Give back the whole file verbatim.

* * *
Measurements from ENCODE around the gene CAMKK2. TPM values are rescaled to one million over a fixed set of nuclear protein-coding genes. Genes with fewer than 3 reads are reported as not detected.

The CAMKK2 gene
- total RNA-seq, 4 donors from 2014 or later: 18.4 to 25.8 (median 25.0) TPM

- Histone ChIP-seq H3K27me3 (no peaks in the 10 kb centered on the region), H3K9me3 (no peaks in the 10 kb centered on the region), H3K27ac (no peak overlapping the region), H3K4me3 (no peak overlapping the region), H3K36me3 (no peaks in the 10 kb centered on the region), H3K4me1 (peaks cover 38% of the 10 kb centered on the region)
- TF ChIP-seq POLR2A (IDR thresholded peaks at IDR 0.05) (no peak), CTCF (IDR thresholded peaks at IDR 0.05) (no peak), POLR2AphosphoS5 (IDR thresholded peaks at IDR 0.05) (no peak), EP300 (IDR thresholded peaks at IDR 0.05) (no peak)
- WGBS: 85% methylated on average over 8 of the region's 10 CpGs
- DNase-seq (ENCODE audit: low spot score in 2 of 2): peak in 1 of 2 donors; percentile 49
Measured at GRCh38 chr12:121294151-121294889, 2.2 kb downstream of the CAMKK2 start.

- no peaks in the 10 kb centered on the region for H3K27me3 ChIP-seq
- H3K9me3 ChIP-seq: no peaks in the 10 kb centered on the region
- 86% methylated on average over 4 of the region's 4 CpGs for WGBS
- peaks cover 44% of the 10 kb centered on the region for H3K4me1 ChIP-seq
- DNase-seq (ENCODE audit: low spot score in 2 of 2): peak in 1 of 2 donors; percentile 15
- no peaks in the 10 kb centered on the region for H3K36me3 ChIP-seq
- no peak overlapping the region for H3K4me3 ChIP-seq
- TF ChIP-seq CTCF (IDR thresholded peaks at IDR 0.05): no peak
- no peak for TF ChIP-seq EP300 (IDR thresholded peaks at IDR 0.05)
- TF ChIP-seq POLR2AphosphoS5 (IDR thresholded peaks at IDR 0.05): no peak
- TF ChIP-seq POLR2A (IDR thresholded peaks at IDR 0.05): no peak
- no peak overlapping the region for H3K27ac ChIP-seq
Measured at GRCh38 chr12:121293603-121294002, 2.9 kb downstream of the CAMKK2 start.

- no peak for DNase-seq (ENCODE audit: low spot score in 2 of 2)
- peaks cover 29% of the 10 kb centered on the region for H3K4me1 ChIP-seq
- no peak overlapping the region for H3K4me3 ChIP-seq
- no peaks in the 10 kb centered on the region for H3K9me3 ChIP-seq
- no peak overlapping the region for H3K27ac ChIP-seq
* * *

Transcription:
Measurements from ENCODE around the gene CAMKK2. TPM values are rescaled to one million over a fixed set of nuclear protein-coding genes. Genes with fewer than 3 reads are reported as not detected.

The CAMKK2 gene
- total RNA-seq, 4 donors from 2014 or later: 18.4 to 25.8 (median 25.0) TPM

- Histone ChIP-seq H3K27me3 (no peaks in the 10 kb centered on the region), H3K9me3 (no peaks in the 10 kb centered on the region), H3K27ac (no peak overlapping the region), H3K4me3 (no peak overlapping the region), H3K36me3 (no peaks in the 10 kb centered on the region), H3K4me1 (peaks cover 38% of the 10 kb centered on the region)
- TF ChIP-seq POLR2A (IDR thresholded peaks at IDR 0.05) (no peak), CTCF (IDR thresholded peaks at IDR 0.05) (no peak), POLR2AphosphoS5 (IDR thresholded peaks at IDR 0.05) (no peak), EP300 (IDR thresholded peaks at IDR 0.05) (no peak)
- WGBS: 85% methylated on average over 8 of the region's 10 CpGs
- DNase-seq (ENCODE audit: low spot score in 2 of 2): peak in 1 of 2 donors; percentile 49
Measured at GRCh38 chr12:121294151-121294889, 2.2 kb downstream of the CAMKK2 start.

- no peaks in the 10 kb centered on the region for H3K27me3 ChIP-seq
- H3K9me3 ChIP-seq: no peaks in the 10 kb centered on the region
- 86% methylated on average over 4 of the region's 4 CpGs for WGBS
- peaks cover 44% of the 10 kb centered on the region for H3K4me1 ChIP-seq
- DNase-seq (ENCODE audit: low spot score in 2 of 2): peak in 1 of 2 donors; percentile 15
- no peaks in the 10 kb centered on the region for H3K36me3 ChIP-seq
- no peak overlapping the region for H3K4me3 ChIP-seq
- TF ChIP-seq CTCF (IDR thresholded peaks at IDR 0.05): no peak
- no peak for TF ChIP-seq EP300 (IDR thresholded peaks at IDR 0.05)
- TF ChIP-seq POLR2AphosphoS5 (IDR thresholded peaks at IDR 0.05): no peak
- TF ChIP-seq POLR2A (IDR thresholded peaks at IDR 0.05): no peak
- no peak overlapping the region for H3K27ac ChIP-seq
Measured at GRCh38 chr12:121293603-121294002, 2.9 kb downstream of the CAMKK2 start.

- no peak for DNase-seq (ENCODE audit: low spot score in 2 of 2)
- peaks cover 29% of the 10 kb centered on the region for H3K4me1 ChIP-seq
- no peak overlapping the region for H3K4me3 ChIP-seq
- no peaks in the 10 kb centered on the region for H3K9me3 ChIP-seq
- no peak overlapping the region for H3K27ac ChIP-seq